As with all illnesses, the key is prevention. It's important to pay attention to your bone health now, whether you're anywhere near the mid-century mark or not. Stephen Honig, MD, rheumatologist and director of the osteoporosis center at NYU Langone Health, tells me this is accomplished with exercise (particularly of the strength-training variety) and by incorporating foods for strong bones into your diet, though this doesn't account for the whole picture.
To begin with, your bone mass is 80 percent determined by genetics and the rest is influenced by environmental factors like diet and exercise. The relatively small percentage is then disproportionately affected by what happens in your teenage years, explains Dr. Honig, during which time it's mission critical to get adequate amounts of bone-building calcium and vitamin D. This is because one does not work, for the purpose of strengthening bones, without the other (at any time in life). "When you take vitamin D, it undergoes a series of conversions in the body, but ultimately the active form of vitamin D binds to a vitamin D receptor in the intestine, and that is required for calcium to be absorbed from the intestine into the blood stream," Dr. Honig explains.
So you need not only sources of calcium in your diet, but also vitamin D if the calcium is going to do its job. Meanwhile, you'll want to avoid taking iron supplements, or even eating iron-rich foods, while trying to absorb calcium, as iron and calcium inhibit each others absorption, explains Monica Auslander Moreno, MS, RD, LD/N, a nutrition consultant for RSP Nutrition. Dr. Honig agrees, and cautions against taking iron pills with calcium; however, he admits that the average person is not likely to run into absorption problems if their calcium intake occurs via their diet.
With all of that science mumbo jumbo out of the way, let's dive into the belly of the beast.
These are the most important foods for strong bones
In the era of alt-milk mania (almond, three-nut, soy, oat, banana, sesame, etc.), the belief that cow's (or camel's?) milk is critical for building strong bones seems quaint; however, there may be something to it, according to Dr. Honig and Moreno. The former says milk is a good source of absorbable calcium, as are other sources of dairy. These, according to Moreno, include Greek yogurt, cheese, cottage cheese, and kefir.
Dr. Honig tells me that he and his colleagues recommend protein for osteoporosis patients, as there is some evidence that high-protein diets are important for bone health. Moreno recommends getting your protein dose from sardines and anchovies, as they're rich in calcium and vitamin D as well. Less ideal would be a steak, as its iron content could impede calcium absorption.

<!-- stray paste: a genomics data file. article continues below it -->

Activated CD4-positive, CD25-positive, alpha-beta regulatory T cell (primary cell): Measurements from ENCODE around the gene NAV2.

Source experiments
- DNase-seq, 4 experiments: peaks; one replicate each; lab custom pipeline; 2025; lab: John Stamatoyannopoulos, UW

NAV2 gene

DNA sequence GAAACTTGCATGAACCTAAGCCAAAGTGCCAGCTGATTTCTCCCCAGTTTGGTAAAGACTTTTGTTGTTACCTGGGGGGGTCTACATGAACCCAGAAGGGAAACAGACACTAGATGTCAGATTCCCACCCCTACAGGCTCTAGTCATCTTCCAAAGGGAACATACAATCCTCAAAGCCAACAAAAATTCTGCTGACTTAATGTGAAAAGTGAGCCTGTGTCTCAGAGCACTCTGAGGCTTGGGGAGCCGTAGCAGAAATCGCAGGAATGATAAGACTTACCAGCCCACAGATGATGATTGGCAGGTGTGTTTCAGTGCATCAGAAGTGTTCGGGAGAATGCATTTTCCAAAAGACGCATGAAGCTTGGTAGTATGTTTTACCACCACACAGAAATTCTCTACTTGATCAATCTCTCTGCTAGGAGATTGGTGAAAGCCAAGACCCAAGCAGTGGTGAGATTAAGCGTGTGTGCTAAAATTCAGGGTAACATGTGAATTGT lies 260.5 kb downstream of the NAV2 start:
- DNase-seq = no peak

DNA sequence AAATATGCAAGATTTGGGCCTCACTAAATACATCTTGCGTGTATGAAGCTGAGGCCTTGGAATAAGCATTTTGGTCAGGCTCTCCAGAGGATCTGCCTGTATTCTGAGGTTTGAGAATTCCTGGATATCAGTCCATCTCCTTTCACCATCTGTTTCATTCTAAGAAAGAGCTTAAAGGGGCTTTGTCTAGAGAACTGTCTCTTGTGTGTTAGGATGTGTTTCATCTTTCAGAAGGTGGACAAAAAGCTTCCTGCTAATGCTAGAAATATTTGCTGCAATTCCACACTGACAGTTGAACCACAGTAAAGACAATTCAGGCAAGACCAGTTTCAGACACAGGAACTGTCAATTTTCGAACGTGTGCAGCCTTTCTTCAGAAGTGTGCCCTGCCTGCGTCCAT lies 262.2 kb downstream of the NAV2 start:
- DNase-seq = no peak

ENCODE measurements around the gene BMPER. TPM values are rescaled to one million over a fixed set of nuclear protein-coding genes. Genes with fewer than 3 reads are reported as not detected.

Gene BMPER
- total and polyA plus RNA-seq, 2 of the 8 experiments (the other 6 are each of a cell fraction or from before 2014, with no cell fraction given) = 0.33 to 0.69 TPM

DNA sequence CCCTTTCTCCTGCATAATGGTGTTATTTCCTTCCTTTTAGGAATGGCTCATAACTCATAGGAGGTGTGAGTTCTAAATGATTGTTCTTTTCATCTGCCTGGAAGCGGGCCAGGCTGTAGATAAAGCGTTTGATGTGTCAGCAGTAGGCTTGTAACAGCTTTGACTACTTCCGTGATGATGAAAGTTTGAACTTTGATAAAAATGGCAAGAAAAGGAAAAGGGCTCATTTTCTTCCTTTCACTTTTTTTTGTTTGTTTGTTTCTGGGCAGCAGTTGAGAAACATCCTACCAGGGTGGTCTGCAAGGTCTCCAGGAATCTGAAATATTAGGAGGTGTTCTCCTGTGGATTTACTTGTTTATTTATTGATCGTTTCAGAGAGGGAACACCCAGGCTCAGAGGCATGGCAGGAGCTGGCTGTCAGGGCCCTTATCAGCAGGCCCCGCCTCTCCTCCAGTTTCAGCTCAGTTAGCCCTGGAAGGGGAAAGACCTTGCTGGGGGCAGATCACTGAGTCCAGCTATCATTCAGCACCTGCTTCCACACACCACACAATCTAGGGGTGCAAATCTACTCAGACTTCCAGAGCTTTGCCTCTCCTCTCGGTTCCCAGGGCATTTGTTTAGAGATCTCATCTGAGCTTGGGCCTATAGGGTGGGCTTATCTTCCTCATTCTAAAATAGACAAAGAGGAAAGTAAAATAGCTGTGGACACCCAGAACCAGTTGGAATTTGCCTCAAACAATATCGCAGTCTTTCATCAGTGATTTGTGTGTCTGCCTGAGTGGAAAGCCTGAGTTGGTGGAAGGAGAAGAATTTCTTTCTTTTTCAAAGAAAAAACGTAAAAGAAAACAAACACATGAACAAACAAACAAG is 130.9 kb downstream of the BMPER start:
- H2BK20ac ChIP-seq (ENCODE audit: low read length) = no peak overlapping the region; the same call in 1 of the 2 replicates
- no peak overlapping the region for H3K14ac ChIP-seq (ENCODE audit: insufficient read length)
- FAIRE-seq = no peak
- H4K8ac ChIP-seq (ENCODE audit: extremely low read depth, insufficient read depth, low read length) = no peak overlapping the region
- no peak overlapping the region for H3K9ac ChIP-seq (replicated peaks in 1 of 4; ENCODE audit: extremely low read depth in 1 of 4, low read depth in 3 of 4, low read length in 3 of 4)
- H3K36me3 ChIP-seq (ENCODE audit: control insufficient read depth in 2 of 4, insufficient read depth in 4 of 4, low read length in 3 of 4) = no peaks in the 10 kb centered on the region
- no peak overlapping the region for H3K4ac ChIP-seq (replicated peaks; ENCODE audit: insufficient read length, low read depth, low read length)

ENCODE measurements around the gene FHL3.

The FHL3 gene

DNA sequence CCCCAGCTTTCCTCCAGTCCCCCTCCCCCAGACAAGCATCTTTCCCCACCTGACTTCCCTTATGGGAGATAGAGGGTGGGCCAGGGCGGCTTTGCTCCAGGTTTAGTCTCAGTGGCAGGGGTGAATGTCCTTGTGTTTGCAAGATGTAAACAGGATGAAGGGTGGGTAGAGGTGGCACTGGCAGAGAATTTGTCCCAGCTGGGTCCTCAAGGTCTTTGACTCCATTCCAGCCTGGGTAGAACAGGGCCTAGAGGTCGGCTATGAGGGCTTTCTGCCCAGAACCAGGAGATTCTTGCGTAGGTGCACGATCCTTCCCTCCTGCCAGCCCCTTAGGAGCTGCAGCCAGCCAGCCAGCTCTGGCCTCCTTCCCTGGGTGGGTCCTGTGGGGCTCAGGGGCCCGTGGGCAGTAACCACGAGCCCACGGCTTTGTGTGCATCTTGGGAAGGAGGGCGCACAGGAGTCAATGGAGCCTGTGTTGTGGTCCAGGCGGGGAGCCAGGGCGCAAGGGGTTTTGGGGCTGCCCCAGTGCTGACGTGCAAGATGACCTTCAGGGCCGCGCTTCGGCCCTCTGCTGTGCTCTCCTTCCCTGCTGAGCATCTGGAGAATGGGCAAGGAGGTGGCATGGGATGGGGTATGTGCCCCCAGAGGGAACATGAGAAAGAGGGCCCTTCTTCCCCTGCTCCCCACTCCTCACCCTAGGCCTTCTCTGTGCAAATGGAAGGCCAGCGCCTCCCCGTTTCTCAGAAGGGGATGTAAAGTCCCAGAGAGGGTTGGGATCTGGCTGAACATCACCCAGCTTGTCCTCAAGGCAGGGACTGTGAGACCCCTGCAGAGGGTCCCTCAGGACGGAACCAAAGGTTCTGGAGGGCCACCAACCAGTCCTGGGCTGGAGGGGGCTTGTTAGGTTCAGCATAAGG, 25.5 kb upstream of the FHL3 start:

3. FOODS ASSOCIATED WITH THE MEDITERRANEAN DIET
Okay, maybe it's not quite accurate to say that ingesting any food classified as aligning with a Mediterranean diet will help protect your bones, but a study did find that women who adhered to the Blue Zones-approved eating plan had higher bone density than those who didn't.
4. CRUCIFEROUS VEGETABLES
Although Dr. Honig points to some evidence that bone density in vegans is not as good as it might be in someone who follows "a more balanced diet," he says more research is needed. There are plant foods that can go a distance to build up your bones, too. "Cruciferous vegetables like broccoli, kale, and cauliflower are high in calcium," says Whitney English MS, RDN, for Plant-Based Juniors. That their intake has been shown to reduce fractures in post-menopausal women is yet another reason to get on board with the broccoli-everything trend, experiment with all the cauliflower gnocchi recipes, and/or really perfect the art of kale massage.
5. VITAMIN K-RICH FOODS
Bloat-inducing cruciferous veggies aren't your only plant-based option for bone support, either. "Parsley, prunes, avocado, and kiwi are all sources of vitamin K, which also works with calcium to build strong bones," says English.
6. UV-TREATED MUSHROOMS
Moreno further recommends adding Asian mushrooms into your diet, while English has an even more specific 'shroom recommendation. "Mushrooms that have been exposed to sunlight or artificial light produce large amounts of the bone-health supporting nutrient vitamin D. Vitamin D regulates calcium use in the body and proper intake is essential for healthy bones. Not all mushrooms have been treated in a way to ensure vitamin D enrichment. Look for 'uv-treated' or 'high in vitamin D' on your 'shrooms label if you're buying from the grocery store," says English. Also rich in vitamin D? Eggs, salmon, milk, yogurt, sardines and herring, and... the sun; however, Moreno notes that vitamin D metabolism is complex and as such, even adequate intake and sunlight can result in a deficiency.
But you should avoid alcohol
No surprises. Dr. Honig says booze is bad for your bones which, as someone who can no longer have more than two drinks without feeling like a an actual skeleton, seems like common sense.
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